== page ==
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Effects of stretching before and after exercising on muscle soreness and risk of injury: systematic review

PainSci » bibliography » Herbert et al 2002
Tags: exercise, self-treatment, treatment

One article on PainSci cites Herbert 2002: Quite a Stretch

PainSci notes on Herbert 2002:

This paper and Shrier are literature reviews: that is, they are reviews of many other studies. They both show many contradictions in existing research, but they both conclude that there is no convincing evidence that stretching is useful. For good, readable summaries of this paper, see MacAuley or Stretching ‘fails to stop muscle injury’.

original abstract Abstracts here may not perfectly match originals, for a variety of technical and practical reasons. Some abstacts are truncated for my purposes here, if they are particularly long-winded and unhelpful. I occasionally add clarifying notes. And I make some minor corrections.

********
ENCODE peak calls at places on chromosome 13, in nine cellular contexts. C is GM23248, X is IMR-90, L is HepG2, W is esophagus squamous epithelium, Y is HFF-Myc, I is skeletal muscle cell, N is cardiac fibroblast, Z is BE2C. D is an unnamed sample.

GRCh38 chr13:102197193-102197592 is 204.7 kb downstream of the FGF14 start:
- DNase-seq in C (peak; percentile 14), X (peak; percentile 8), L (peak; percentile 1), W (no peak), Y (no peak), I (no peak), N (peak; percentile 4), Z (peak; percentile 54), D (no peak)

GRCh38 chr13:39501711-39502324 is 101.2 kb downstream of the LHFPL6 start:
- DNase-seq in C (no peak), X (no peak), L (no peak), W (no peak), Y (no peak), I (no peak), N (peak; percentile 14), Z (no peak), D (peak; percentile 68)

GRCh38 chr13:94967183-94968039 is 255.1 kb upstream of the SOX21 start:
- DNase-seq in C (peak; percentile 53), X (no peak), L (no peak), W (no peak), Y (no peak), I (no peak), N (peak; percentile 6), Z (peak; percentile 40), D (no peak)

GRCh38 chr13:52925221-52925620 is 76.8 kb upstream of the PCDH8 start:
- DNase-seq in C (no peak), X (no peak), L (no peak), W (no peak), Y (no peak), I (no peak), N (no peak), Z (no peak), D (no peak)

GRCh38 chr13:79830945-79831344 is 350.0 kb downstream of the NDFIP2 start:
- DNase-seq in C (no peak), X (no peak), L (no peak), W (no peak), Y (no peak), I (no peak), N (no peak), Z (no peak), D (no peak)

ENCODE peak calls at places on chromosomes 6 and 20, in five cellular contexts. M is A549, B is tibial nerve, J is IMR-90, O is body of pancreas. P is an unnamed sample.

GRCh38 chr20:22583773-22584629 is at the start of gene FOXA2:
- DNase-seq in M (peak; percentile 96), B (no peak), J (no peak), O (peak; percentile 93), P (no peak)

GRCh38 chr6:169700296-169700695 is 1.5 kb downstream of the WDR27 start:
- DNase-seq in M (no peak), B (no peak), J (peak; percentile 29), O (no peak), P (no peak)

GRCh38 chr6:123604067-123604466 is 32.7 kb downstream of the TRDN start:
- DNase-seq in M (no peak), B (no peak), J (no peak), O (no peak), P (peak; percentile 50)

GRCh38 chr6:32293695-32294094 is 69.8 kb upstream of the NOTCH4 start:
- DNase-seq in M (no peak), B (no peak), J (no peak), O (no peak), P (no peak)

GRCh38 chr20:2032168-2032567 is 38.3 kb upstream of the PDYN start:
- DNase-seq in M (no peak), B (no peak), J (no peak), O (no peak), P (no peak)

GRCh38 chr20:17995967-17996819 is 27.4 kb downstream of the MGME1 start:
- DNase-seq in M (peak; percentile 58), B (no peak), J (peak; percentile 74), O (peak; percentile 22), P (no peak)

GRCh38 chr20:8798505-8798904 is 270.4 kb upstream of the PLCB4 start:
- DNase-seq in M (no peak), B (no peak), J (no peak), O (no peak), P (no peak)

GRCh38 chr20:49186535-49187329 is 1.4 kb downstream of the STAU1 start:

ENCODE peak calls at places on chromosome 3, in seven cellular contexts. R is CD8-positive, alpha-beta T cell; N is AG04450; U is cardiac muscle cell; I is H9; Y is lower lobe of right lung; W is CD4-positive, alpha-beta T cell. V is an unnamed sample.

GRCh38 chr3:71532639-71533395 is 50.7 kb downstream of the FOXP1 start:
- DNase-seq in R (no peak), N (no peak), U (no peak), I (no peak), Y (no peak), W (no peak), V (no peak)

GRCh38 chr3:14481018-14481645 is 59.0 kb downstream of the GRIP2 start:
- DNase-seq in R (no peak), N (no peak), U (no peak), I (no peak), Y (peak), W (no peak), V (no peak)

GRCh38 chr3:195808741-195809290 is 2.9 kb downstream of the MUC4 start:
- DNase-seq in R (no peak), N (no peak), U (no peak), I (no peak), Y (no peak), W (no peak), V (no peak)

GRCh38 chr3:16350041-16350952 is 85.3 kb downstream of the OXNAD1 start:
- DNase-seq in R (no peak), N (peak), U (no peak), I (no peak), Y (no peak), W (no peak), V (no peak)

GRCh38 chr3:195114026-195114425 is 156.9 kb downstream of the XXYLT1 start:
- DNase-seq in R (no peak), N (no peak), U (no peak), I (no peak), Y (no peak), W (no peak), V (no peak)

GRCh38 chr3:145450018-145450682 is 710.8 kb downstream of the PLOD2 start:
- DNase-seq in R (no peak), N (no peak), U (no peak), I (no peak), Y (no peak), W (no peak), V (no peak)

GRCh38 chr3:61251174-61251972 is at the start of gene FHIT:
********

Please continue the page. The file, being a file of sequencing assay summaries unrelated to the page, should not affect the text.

OBJECTIVE: To determine the effects of stretching before and after exercising on muscle soreness after exercise, risk of injury, and athletic performance.

METHOD: Systematic review.

DATA SOURCES: Randomised or quasi-randomised studies identified by searching Medline, Embase, CINAHL, SPORTDiscus, and PEDro, and by recursive checking of bibliographies.

MAIN OUTCOME MEASURES: Muscle soreness, incidence of injury, athletic performance.

RESULTS: Five studies, all of moderate quality, reported sufficient data on the effects of stretching on muscle soreness to be included in the analysis. Outcomes seemed homogeneous. Stretching produced small and statistically non-significant reductions in muscle soreness. The pooled estimate of reduction in muscle soreness 24 hours after exercising was only 0.9 mm on a 100 mm scale (95% confidence interval 2.6 mm to 4.4 mm). Data from two studies on army recruits in military training show that muscle stretching before exercising does not produce useful reductions in injury risk (pooled hazard ratio 0.95, 0.78 to 1.16).

CONCLUSIONS: Stretching before or after exercising does not confer protection from muscle soreness. Stretching before exercising does not seem to confer a practically useful reduction in the risk of injury, but the generality of this finding needs testing. Insufficient research has been done with which to determine the effects of stretching on sporting performance.

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